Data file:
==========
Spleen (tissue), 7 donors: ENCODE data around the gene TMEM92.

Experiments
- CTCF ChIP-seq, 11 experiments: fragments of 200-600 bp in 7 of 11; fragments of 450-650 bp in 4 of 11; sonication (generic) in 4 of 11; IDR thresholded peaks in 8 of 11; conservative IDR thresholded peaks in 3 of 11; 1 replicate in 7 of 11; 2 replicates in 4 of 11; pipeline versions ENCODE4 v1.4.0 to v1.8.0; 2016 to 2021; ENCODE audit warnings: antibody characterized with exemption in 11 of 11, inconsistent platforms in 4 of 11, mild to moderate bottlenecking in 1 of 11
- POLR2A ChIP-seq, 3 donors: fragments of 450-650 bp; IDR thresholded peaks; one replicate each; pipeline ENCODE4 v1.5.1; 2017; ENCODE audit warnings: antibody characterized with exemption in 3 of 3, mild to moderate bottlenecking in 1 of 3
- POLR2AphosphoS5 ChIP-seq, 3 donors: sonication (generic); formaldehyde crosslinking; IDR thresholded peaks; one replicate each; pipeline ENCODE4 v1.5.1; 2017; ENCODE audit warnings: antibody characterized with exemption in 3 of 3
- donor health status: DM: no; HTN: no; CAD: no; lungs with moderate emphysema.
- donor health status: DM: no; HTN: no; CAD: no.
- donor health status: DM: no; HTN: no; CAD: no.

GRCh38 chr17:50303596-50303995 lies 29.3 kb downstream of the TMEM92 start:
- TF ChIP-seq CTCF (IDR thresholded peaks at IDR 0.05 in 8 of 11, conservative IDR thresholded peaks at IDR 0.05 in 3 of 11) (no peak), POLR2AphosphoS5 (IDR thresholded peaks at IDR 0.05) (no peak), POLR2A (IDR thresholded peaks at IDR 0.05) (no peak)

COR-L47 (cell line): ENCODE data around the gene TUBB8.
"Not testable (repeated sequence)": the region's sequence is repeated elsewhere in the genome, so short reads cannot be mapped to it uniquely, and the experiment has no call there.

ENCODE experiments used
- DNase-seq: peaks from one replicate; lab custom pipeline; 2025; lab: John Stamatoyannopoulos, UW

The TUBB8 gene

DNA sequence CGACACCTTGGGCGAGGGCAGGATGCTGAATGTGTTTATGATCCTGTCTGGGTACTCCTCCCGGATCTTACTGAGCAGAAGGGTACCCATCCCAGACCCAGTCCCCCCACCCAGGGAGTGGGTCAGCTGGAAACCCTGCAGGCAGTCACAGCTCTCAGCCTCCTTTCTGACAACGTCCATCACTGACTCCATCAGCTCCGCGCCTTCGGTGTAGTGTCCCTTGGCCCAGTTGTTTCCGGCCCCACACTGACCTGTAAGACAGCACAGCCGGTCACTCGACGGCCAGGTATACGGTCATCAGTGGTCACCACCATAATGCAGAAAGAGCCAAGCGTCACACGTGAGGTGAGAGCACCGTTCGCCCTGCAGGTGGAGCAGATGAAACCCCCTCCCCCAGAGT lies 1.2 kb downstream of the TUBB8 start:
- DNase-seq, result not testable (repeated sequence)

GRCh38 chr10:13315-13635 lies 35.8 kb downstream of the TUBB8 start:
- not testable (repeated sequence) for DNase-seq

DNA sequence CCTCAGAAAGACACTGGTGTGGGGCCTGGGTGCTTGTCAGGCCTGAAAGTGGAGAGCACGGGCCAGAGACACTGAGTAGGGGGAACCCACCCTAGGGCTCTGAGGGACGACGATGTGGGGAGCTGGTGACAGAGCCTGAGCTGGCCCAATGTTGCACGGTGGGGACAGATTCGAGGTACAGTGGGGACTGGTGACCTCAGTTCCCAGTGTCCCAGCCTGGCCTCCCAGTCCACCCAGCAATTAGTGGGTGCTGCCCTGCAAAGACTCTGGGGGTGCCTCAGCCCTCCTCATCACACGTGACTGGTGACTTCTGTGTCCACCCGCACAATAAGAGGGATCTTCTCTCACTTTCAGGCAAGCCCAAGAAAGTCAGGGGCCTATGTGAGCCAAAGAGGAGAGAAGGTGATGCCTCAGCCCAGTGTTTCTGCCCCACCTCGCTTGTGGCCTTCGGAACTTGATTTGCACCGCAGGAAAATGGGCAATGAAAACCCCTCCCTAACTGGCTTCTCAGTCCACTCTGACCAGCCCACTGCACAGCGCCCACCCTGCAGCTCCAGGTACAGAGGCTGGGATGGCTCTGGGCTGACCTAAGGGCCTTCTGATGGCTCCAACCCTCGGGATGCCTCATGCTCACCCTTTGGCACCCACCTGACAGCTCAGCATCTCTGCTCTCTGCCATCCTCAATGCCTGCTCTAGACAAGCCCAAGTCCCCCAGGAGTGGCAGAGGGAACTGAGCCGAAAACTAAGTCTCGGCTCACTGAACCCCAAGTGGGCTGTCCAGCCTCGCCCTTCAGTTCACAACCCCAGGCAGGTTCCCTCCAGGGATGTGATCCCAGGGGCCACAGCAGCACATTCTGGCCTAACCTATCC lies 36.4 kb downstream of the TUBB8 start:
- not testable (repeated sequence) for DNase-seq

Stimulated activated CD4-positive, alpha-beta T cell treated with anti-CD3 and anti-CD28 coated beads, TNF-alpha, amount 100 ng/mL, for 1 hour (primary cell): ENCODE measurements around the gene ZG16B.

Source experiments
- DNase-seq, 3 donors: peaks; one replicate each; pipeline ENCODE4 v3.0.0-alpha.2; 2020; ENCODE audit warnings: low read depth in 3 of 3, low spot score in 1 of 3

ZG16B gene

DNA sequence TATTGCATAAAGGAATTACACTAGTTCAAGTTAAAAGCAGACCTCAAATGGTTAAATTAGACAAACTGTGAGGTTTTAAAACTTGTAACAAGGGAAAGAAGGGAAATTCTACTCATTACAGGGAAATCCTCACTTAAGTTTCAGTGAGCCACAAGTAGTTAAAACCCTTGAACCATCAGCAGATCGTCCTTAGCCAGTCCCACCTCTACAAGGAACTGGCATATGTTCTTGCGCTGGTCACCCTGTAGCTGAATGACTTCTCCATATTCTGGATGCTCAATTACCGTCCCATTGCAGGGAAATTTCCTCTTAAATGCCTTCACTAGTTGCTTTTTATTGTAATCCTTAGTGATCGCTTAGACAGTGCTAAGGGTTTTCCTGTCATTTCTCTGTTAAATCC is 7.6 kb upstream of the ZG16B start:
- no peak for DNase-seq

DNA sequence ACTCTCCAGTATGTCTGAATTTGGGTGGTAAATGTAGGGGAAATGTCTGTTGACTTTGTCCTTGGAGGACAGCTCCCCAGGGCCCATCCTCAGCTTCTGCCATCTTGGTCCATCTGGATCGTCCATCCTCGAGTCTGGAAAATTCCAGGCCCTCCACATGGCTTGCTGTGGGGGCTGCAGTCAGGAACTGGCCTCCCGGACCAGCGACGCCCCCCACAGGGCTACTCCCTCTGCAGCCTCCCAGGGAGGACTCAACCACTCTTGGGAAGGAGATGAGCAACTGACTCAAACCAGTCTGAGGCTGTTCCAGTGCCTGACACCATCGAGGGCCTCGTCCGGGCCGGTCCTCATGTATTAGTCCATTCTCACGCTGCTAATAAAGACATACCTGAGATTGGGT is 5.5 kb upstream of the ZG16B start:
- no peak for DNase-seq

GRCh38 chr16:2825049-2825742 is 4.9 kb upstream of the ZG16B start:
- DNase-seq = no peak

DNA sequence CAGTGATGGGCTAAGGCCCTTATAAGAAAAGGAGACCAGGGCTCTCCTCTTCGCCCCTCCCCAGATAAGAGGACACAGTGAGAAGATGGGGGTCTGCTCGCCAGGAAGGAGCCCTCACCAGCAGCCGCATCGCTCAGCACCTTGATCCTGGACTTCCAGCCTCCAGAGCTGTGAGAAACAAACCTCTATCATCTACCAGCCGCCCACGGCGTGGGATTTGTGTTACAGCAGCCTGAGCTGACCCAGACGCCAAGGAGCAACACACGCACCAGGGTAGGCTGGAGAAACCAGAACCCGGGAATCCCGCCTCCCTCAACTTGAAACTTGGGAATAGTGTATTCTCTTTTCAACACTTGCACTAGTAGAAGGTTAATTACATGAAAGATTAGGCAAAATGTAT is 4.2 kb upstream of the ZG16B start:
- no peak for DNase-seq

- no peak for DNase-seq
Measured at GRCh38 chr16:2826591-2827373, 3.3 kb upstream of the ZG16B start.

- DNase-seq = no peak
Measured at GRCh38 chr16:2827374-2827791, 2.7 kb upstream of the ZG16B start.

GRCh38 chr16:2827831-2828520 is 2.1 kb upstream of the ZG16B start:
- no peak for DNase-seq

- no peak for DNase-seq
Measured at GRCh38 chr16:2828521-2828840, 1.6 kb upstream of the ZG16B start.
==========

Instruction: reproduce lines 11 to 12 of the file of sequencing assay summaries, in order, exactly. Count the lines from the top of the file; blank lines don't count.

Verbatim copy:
COR-L47 (cell line): ENCODE data around the gene TUBB8.
"Not testable (repeated sequence)": the region's sequence is repeated elsewhere in the genome, so short reads cannot be mapped to it uniquely, and the experiment has no call there.